Why is your digital transformation falling short? Start with leadership - and data
- We've gone from interfaces to web services, from Hadoop to the cloud. But that's not digital transformation. Few organizations have the leadership and drive to see transformations through.
There was a time when IT had a stable of primarily incompatible applications. They spent a good deal of time building "interfaces," which failed when the applications upgraded.
In time, the legacy apps coalesced into a more comprehensive system, especially ERP. Still, it was a grueling, long-term, and expensive process for most companies that never delivered the single application to run everything. Extracts and interfaces and regular version upgrades of hardware, databases and software packages made life unpleasant.
The next wave, web services, promised seamless operation between applications, but the failure rate was too high. There were software failures, operator errors, hardware and environmental failures, and security violations. It was an excellent, elegant idea, but it didn't catch on.
So, is it any wonder that when the Hadoop distributors offered an infinitely scalable and inexpensive alternative and eventually called it the "data lake, " it was irresistible? There was just one problem. It didn't work either. Putting hundreds or thousands of files into a Hadoop environment was like taking all of your papers and tossing them into a bin and feeling secure that you knew where they were. Except you didn't. The data lake concept survived, mostly without Hadoop, hosted by cloud services providers who offer inexpensive storage and computing of the applications, if desired. In truth, it is a workable solution, but not on its own - because it's more important to know what your data means than where it is.
History. I find it unbelievable that historical data is rarely mentioned, as if it is no different from current data. Suppose you are capturing weblogs for the past three or four years. Unless there have been no changes in the website (and maybe your problems now are more significant than transformation), the data will not match. Consider life insurance companies with customer data that may be thirty, forty, fifty years or more and have been ported to three or four or five different systems.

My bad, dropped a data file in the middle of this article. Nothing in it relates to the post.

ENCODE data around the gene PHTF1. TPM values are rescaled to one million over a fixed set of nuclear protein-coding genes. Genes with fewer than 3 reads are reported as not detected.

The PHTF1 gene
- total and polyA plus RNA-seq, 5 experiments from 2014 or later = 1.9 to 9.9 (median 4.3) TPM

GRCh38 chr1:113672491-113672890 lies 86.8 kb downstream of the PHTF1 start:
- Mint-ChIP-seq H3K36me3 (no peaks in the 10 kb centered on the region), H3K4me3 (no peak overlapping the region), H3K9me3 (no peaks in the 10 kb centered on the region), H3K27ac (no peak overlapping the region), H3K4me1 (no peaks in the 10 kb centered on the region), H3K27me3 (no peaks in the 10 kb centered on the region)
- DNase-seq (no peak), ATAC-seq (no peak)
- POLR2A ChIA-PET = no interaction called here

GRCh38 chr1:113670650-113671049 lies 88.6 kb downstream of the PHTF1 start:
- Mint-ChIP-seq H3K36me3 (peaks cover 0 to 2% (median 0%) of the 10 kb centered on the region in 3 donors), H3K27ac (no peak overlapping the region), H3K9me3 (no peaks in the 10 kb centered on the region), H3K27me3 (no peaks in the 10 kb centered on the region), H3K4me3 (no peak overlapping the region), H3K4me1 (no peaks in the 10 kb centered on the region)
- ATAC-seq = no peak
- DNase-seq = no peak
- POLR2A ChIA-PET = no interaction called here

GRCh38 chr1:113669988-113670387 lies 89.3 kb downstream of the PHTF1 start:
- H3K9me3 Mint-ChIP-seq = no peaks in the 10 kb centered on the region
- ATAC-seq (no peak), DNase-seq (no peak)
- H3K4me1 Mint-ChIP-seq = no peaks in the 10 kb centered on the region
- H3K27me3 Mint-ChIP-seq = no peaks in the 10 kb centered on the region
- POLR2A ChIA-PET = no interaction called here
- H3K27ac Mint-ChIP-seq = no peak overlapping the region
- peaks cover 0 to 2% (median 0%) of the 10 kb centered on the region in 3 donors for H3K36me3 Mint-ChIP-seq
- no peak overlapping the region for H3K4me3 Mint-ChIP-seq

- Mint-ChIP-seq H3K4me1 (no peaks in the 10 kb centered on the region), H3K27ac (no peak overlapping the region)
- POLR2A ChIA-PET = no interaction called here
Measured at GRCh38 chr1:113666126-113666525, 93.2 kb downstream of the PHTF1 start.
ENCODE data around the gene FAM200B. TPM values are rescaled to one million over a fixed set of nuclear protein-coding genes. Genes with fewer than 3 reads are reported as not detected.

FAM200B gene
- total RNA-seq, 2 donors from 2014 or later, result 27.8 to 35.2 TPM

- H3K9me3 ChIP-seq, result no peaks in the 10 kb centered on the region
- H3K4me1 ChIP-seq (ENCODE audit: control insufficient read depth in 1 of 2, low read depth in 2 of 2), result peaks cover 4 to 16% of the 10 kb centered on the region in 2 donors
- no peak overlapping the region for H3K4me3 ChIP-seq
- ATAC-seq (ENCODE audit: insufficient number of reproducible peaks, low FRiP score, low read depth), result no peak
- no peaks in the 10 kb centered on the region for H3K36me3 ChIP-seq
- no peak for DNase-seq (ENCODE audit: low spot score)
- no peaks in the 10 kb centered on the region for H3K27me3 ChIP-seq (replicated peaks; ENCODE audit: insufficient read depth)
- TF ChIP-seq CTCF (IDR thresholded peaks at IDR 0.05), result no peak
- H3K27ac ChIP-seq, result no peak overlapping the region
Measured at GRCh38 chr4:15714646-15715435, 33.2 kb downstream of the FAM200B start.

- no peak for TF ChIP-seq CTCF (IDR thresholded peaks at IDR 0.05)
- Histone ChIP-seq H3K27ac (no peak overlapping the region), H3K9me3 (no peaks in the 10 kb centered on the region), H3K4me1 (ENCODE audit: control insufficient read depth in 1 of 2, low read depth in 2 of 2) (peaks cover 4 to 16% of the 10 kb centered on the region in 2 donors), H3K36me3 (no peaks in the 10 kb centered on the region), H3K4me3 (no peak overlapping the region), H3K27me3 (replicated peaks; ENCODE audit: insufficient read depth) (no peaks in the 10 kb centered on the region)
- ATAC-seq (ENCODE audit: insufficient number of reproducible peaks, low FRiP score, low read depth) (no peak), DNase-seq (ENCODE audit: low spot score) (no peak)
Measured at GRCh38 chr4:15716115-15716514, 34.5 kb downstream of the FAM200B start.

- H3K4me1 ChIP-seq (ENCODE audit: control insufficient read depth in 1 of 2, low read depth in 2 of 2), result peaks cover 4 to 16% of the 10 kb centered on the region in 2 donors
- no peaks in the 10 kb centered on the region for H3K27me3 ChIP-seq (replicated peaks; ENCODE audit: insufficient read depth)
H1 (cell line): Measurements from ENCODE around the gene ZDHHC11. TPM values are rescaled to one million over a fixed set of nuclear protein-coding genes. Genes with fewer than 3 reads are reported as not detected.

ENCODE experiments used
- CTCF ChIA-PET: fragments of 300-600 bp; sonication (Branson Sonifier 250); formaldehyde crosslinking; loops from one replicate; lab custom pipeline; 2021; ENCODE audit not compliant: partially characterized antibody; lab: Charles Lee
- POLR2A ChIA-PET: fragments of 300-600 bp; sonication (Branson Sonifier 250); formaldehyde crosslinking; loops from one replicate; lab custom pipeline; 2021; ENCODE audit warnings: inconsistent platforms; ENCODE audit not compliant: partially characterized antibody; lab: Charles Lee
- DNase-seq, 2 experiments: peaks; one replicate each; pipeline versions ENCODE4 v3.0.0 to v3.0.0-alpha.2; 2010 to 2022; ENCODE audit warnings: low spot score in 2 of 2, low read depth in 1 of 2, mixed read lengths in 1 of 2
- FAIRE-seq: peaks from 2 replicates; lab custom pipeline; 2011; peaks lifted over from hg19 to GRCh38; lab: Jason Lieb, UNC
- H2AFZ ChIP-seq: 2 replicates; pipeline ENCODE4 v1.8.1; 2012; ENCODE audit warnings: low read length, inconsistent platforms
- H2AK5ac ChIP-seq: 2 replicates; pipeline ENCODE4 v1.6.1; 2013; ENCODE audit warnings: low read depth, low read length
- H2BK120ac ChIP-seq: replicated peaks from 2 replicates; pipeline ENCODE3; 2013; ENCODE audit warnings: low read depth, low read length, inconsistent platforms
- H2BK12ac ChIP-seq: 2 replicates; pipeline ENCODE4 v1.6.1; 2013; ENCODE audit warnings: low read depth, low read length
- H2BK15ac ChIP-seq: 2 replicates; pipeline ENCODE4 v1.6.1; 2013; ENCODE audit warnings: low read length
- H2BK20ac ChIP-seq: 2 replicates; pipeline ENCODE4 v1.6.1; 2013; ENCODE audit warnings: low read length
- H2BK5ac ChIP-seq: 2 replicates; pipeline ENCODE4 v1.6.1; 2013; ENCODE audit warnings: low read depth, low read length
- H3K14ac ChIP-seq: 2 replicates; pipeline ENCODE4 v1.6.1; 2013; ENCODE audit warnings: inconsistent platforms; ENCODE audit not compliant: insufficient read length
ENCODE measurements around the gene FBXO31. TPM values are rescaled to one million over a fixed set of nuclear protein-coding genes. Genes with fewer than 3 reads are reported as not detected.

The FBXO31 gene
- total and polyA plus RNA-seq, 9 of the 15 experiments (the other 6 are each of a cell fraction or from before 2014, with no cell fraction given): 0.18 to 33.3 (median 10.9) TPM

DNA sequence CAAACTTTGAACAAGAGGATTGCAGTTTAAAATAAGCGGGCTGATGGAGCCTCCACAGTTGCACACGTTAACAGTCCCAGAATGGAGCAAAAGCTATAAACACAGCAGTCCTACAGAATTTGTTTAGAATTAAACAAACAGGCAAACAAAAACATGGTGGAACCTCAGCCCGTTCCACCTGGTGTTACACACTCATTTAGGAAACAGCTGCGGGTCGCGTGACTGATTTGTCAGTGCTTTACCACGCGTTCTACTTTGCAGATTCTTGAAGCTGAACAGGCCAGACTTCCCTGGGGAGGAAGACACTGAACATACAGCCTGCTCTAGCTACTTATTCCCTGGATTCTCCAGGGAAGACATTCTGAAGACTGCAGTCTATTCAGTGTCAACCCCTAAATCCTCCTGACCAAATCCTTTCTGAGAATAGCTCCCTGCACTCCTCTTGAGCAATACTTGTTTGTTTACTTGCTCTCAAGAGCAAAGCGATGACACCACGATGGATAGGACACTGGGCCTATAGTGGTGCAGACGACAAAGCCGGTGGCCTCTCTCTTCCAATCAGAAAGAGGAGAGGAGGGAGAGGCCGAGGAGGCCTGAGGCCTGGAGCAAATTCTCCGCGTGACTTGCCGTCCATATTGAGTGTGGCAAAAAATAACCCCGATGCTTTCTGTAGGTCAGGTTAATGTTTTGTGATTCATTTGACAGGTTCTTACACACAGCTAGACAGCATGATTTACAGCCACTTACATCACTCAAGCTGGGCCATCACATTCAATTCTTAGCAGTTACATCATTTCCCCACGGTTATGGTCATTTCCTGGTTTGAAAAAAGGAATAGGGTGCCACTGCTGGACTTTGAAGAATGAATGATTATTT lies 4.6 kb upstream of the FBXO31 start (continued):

Now, digital transformation has become one of the most exciting terms in business today.
The Cambridge dictionary defines transformation as: "The process of changing completely the character or appearance of something to improve it." Unfortunately, we see many digital transformation plans that don't achieve much more than re-platforming applications and data, sliding newer technologies into the organization and hoping for ROI, principally to the cloud, to save money.
Applying a little logic, the major cloud providers are growing like weeds. Q12021 AWS revenue was $13.5 billion, up from 10.3 billion a year earlier. Microsoft was $15.1 billion, though that includes some other non-cloud revenue. Google was $4.047 billion, an increase of 46% year-over-year. Although someone is paying those bills at $30 billion-plus and growing fast, the labyrinthian nature of cloud bills will continue to disguise what organizations are paying, and saving on it.